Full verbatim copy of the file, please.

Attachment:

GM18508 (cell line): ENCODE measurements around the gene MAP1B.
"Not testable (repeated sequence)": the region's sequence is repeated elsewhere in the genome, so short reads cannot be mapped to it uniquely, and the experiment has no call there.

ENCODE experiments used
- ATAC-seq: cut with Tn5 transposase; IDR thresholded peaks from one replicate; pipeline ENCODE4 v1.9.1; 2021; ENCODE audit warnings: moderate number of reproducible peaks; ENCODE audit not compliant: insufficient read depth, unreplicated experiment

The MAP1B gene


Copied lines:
GM18508 (cell line): ENCODE measurements around the gene MAP1B.
"Not testable (repeated sequence)": the region's sequence is repeated elsewhere in the genome, so short reads cannot be mapped to it uniquely, and the experiment has no call there.

ENCODE experiments used
- ATAC-seq: cut with Tn5 transposase; IDR thresholded peaks from one replicate; pipeline ENCODE4 v1.9.1; 2021; ENCODE audit warnings: moderate number of reproducible peaks; ENCODE audit not compliant: insufficient read depth, unreplicated experiment

The MAP1B gene